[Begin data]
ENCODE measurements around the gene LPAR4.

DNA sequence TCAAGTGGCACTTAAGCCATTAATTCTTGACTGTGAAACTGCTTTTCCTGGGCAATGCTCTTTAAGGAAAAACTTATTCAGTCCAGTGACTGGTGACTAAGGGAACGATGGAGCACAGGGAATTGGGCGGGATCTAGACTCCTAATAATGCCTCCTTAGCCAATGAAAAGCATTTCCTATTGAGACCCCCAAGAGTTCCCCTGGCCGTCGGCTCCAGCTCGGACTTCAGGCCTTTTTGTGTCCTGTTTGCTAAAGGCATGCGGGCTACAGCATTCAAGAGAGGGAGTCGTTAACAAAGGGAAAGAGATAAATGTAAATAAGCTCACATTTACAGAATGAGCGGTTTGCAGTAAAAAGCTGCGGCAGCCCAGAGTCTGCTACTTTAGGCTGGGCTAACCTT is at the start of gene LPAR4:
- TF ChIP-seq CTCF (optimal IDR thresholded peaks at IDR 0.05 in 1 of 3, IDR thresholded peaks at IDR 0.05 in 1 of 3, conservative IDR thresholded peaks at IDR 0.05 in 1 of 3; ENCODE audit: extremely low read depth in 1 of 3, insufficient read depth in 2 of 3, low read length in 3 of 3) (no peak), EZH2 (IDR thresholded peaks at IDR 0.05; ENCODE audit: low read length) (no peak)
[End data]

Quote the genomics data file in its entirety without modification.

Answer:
ENCODE measurements around the gene LPAR4.

DNA sequence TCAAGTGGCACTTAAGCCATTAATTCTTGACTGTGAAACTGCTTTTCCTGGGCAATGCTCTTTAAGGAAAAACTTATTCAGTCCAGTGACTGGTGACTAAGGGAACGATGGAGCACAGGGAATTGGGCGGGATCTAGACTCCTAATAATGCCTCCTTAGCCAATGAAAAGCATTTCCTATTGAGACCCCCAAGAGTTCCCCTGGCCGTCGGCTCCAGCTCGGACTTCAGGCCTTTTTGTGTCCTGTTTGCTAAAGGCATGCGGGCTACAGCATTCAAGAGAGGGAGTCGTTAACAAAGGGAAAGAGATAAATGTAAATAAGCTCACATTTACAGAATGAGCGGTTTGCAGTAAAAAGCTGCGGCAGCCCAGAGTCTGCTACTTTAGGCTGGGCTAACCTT is at the start of gene LPAR4:
- TF ChIP-seq CTCF (optimal IDR thresholded peaks at IDR 0.05 in 1 of 3, IDR thresholded peaks at IDR 0.05 in 1 of 3, conservative IDR thresholded peaks at IDR 0.05 in 1 of 3; ENCODE audit: extremely low read depth in 1 of 3, insufficient read depth in 2 of 3, low read length in 3 of 3) (no peak), EZH2 (IDR thresholded peaks at IDR 0.05; ENCODE audit: low read length) (no peak)